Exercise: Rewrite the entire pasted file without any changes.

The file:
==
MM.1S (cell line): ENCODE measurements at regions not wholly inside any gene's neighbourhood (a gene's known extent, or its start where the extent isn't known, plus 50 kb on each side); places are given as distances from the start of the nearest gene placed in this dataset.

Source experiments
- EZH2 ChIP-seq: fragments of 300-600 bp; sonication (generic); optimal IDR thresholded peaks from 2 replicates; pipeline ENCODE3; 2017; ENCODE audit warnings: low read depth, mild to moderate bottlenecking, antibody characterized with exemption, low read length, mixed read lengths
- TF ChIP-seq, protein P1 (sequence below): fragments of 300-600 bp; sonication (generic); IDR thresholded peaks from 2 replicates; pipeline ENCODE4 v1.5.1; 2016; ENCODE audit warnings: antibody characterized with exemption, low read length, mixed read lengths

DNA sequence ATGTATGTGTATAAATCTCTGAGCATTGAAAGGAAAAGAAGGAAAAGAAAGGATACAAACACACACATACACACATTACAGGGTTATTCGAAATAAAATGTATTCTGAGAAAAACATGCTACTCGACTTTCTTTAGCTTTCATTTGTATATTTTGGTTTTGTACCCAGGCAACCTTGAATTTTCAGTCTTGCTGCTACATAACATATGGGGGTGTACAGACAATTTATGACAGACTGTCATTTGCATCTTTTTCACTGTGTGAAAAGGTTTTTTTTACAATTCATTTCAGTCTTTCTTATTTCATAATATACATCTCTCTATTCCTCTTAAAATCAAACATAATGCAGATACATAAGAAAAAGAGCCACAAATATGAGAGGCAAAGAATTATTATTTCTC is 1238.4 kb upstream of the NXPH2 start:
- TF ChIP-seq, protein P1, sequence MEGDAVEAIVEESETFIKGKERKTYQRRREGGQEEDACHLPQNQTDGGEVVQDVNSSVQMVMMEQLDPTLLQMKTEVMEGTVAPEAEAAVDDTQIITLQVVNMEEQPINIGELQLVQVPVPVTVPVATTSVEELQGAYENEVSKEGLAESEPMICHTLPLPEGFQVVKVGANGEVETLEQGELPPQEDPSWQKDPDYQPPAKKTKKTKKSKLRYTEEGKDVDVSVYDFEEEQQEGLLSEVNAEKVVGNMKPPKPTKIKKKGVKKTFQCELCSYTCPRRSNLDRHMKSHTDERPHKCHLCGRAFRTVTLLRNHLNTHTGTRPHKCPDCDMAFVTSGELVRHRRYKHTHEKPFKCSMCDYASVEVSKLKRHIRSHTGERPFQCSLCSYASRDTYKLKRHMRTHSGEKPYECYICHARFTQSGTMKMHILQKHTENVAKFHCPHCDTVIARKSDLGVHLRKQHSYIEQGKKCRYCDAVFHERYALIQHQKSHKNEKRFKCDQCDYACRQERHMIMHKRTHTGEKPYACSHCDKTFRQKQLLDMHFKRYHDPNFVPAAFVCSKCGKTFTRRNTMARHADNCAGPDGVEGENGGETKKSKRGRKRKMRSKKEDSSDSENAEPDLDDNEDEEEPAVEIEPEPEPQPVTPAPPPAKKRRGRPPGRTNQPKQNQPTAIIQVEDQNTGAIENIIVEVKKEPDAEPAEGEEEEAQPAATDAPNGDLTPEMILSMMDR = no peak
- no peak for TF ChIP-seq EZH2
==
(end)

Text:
MM.1S (cell line): ENCODE measurements at regions not wholly inside any gene's neighbourhood (a gene's known extent, or its start where the extent isn't known, plus 50 kb on each side); places are given as distances from the start of the nearest gene placed in this dataset.

Source experiments
- EZH2 ChIP-seq: fragments of 300-600 bp; sonication (generic); optimal IDR thresholded peaks from 2 replicates; pipeline ENCODE3; 2017; ENCODE audit warnings: low read depth, mild to moderate bottlenecking, antibody characterized with exemption, low read length, mixed read lengths
- TF ChIP-seq, protein P1 (sequence below): fragments of 300-600 bp; sonication (generic); IDR thresholded peaks from 2 replicates; pipeline ENCODE4 v1.5.1; 2016; ENCODE audit warnings: antibody characterized with exemption, low read length, mixed read lengths

DNA sequence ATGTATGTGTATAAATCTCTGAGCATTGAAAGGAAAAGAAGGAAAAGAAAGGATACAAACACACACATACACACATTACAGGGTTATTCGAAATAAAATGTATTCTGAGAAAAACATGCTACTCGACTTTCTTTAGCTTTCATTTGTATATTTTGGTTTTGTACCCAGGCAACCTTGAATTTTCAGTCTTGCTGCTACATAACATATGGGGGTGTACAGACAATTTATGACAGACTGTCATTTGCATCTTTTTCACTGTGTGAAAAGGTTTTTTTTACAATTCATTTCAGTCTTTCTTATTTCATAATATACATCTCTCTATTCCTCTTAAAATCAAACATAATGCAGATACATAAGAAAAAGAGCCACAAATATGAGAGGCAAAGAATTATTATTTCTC is 1238.4 kb upstream of the NXPH2 start:
- TF ChIP-seq, protein P1, sequence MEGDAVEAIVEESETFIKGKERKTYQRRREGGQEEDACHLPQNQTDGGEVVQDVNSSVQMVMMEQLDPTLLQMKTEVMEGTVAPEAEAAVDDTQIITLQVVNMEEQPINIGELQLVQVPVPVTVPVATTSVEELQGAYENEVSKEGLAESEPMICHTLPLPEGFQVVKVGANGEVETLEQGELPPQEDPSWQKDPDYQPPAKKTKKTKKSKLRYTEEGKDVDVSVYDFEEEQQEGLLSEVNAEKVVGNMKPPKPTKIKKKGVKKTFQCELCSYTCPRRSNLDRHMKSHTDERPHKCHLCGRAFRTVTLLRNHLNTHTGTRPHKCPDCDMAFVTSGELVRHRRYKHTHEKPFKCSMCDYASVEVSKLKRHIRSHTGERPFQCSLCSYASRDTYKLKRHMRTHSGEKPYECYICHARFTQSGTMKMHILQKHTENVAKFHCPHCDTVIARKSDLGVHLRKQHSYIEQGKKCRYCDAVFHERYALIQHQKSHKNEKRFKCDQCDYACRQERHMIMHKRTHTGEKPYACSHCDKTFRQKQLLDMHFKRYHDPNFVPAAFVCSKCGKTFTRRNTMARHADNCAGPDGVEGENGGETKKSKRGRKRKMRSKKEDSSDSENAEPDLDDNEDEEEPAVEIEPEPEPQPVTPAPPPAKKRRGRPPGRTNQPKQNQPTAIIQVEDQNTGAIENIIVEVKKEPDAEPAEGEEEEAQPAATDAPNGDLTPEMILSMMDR = no peak
- no peak for TF ChIP-seq EZH2